SlowerPhoton SlowerPhoton - 1 month ago 16
Python Question

Efficient byte by float multiplication

On the input I have a signed array of bytes

barr
(usually little endian, but that probably doesn't matter) and a float
f
to multiply
barr
with.

My approach is to convert
barr
into an integer
val
(using
int.from_bytes
function), multiply it, perform overflow checks and "crop" multiplied
val
if needed, then convert it back into an array of bytes.

def multiply(barr, f):
val = int.from_bytes(barr, byteorder='little', signed=True)
val *= f
val = int (val)
val = cropInt(val, bitLen = barr.__len__()*8)
barr = val.to_bytes(barr.__len__(), byteorder='little', signed=True)
return barr

def cropInt(integer, bitLen, signed = True):
maxValue = (2**(bitLen-1)-1) if signed else (2**(bitLen)-1)
minValue = -maxValue-1 if signed else 0
if integer > maxValue:
integer = maxValue
if integer < minValue:
integer = minValue
return integer


However this process is extremely slow when processing a large amount of data. Is there a better, more efficient way to do that?

Answer

Pure Python is rather innefective for any numeric calculations - because due to each number being treated as an object, each operation involves a lot of "under the hood" steps.

On the other hand, Python can be very effective for numeric calculation if you use the appropriate set of third party libraries.

In your case, sice performance matters, you can make use of NumPy - the de facto Python package for numeric processing.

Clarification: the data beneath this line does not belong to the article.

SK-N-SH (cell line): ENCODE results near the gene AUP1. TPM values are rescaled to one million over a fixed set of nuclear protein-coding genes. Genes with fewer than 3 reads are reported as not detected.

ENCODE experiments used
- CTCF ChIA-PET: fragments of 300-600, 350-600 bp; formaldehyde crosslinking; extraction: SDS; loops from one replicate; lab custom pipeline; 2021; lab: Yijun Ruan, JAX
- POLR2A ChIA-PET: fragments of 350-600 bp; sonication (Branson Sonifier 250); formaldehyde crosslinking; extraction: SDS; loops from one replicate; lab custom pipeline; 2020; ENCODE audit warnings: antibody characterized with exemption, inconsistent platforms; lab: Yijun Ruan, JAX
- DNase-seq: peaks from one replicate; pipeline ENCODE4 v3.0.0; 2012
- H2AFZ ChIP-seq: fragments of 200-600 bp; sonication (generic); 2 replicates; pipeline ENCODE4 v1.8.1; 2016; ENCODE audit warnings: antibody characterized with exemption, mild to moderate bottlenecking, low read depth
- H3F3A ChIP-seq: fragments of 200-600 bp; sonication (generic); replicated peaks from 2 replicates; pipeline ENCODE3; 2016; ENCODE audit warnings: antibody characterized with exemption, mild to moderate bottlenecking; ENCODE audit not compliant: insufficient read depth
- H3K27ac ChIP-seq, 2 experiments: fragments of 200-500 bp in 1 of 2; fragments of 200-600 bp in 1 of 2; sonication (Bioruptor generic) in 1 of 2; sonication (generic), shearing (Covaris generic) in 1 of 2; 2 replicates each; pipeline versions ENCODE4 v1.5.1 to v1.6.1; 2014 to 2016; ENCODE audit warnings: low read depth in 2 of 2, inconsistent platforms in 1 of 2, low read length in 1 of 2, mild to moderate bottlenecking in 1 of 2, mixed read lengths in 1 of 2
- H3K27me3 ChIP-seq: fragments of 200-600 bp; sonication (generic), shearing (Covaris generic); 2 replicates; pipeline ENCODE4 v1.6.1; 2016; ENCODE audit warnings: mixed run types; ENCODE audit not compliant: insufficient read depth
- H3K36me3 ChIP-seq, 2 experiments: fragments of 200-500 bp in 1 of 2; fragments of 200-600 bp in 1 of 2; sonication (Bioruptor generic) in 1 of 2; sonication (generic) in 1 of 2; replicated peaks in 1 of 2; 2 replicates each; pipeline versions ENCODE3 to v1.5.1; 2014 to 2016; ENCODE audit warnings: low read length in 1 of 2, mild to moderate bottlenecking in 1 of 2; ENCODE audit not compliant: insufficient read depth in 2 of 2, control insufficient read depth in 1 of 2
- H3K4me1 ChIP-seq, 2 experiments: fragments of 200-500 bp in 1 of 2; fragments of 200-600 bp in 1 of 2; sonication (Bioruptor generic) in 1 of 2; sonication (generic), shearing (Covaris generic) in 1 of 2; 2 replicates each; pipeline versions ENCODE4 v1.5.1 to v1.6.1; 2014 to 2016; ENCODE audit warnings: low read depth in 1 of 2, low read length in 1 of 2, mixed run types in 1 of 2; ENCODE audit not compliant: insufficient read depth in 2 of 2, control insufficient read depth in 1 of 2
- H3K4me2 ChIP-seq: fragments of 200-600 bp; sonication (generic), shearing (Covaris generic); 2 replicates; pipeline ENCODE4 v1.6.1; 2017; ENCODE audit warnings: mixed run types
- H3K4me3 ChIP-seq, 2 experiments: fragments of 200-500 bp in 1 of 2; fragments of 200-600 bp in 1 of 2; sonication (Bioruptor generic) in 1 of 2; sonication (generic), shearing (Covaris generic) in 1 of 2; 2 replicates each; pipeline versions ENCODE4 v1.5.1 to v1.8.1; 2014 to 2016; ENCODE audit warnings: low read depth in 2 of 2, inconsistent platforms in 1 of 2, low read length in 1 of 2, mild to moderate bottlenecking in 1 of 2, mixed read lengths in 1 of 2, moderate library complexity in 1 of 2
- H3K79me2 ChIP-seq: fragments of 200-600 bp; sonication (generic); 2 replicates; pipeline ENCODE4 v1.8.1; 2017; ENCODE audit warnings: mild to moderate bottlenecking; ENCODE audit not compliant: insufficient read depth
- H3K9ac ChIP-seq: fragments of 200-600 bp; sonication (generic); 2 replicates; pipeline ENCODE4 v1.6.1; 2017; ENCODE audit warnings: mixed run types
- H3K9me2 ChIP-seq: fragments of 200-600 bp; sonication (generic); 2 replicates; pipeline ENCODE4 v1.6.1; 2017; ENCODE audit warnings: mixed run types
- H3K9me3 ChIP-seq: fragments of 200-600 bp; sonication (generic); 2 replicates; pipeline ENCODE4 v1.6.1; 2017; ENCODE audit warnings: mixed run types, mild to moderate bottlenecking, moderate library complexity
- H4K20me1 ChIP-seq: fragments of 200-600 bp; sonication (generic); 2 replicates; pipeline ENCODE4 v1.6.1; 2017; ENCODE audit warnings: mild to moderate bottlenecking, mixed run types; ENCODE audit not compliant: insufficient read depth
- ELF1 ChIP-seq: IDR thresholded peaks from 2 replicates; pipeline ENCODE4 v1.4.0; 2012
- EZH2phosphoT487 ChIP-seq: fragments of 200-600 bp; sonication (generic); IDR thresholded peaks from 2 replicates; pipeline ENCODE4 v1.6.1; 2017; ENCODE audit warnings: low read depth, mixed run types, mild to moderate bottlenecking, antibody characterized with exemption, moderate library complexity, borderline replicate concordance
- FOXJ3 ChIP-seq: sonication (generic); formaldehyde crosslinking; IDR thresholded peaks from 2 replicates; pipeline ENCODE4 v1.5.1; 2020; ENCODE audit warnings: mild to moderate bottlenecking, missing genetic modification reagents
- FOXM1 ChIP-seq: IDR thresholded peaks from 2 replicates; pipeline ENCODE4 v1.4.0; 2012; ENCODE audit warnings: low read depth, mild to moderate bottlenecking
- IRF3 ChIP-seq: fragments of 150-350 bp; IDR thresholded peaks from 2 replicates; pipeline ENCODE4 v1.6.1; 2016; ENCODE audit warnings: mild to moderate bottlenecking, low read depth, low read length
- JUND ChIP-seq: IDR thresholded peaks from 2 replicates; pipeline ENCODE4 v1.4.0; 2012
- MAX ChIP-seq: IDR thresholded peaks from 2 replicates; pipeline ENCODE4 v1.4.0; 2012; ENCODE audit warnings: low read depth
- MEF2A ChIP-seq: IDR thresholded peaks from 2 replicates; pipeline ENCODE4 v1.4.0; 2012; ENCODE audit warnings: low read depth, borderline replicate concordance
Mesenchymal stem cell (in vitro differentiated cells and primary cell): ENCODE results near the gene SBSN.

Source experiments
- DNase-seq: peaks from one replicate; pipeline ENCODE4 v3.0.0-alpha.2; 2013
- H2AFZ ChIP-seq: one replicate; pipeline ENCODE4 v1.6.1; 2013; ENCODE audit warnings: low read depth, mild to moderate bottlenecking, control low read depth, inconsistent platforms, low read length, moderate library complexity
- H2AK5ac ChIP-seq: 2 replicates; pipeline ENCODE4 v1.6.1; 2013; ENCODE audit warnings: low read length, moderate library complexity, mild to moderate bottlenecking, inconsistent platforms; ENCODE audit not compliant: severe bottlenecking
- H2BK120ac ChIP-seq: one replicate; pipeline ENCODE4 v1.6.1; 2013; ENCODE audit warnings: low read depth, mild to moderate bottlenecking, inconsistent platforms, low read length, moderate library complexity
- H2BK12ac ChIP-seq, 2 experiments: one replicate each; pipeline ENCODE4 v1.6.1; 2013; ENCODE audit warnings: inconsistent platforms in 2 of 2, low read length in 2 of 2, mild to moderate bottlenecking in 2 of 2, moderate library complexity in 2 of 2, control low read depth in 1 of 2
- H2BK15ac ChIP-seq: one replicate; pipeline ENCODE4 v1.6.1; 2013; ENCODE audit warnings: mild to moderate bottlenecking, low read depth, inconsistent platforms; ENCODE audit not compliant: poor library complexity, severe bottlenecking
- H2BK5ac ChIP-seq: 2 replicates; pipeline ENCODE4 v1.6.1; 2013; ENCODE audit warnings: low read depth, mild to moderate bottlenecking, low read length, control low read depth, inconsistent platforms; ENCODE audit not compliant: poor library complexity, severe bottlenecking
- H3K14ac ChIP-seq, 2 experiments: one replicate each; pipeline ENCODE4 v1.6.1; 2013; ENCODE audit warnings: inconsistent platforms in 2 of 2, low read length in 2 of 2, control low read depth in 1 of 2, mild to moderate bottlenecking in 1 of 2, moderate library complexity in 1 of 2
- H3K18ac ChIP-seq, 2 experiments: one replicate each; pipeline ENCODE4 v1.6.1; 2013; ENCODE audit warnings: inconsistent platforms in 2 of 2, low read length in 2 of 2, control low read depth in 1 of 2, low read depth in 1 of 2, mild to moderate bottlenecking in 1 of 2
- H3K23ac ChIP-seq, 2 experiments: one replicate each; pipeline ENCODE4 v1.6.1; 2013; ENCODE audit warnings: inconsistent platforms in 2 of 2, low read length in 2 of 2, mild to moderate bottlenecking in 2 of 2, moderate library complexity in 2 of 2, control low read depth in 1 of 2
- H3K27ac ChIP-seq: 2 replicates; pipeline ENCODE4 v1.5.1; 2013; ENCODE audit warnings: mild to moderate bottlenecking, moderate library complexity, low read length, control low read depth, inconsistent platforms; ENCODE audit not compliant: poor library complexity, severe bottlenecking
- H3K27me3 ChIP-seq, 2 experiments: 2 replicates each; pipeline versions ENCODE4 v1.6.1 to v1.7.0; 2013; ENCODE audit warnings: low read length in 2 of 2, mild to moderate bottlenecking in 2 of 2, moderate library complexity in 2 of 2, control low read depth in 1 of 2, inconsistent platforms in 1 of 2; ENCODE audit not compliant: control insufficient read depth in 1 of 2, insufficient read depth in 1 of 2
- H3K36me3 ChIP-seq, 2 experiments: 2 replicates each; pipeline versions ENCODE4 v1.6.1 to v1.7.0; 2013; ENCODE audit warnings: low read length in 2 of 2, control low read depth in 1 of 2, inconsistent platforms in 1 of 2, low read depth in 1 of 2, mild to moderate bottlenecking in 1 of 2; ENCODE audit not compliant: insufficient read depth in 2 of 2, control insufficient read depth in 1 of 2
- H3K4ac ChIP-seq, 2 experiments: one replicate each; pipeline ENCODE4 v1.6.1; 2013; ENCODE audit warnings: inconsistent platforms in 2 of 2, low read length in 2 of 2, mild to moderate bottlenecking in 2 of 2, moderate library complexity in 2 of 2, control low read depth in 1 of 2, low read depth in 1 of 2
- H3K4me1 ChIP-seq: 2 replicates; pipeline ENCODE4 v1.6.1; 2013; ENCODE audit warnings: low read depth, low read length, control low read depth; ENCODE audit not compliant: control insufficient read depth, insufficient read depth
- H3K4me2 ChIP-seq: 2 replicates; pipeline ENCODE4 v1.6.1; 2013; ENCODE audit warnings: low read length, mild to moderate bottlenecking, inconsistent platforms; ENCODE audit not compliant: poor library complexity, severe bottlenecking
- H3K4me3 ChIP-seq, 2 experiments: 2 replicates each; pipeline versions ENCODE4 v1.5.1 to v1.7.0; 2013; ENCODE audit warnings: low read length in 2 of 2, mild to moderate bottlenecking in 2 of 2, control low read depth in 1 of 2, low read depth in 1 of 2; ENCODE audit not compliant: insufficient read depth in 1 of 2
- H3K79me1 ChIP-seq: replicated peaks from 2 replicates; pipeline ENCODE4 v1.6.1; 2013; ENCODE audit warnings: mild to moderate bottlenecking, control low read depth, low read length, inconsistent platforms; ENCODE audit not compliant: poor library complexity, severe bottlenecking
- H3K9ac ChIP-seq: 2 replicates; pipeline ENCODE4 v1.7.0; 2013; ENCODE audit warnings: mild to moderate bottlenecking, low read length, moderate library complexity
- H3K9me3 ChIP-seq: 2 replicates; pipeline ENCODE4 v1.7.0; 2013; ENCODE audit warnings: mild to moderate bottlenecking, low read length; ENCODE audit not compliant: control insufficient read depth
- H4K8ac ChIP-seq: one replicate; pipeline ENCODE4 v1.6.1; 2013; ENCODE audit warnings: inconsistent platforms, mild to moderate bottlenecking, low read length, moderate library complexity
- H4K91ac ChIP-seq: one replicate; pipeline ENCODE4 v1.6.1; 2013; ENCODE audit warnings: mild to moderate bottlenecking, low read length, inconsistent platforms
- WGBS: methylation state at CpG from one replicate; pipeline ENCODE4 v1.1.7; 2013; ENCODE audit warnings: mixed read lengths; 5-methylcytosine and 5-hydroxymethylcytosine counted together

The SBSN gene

With it the casting, multiplication and recasting will be done in native code in one pass each (and after knowing better NumPy than I do, probably with even less steps) - and should give you an improvement of 3-4 orders of magnitude in speed for this task:

import numpy as np
def multiply(all_bytes, f, bitlen, signed=True): 

    # Works for 8, 16, 32 and 64 bit integers:
    dtype = "%sint%d" % ("" if signed else "",   bitlen)
    max_value = 2 ** (bitlen- (1 if signed else 0)) - 1

    input_data = np.frombuffer(all_bytes, dtype=dtype)
    processed = np.clip(input_data * f, 0, max_value)
    return bytes(processed.astype(dtype))

Please not this example takes all your byte-data at once, not one at a time as you pass to your original "multiply" function. Threfore, you also have to pass it the size in bits of your integers.

The line that goes dtype = "%sint%d" % ("" if signed else "", bitlen) creates the data-type name, as used by NumPy from the number of bits passed in. SInce the name is just a string, it interpolates a string adding or not an "u" prefix, depending on the datatype being unsigned, and put the number of bits at the end. NumPy datatypes can be checked at: https://docs.scipy.org/doc/numpy/user/basics.types.html

Running with an array of 500000 8bit signed integers I get these timings:

In [99]: %time y = numpy_multiply(data, 1.7, 8) CPU times: user 3.01 ms, sys: 4.96 ms, total: 7.97 ms Wall time: 7.38 ms

In [100]: %time x = original_multiply(data, 1.7, 8) CPU times: user 11.3 s, sys: 1.86 ms, total: 11.3 s Wall time: 11.3 s

(That is after modifying your function to operate on all bytes at a time as well) - an speedup of 1500 times, as I've stated on the first draft.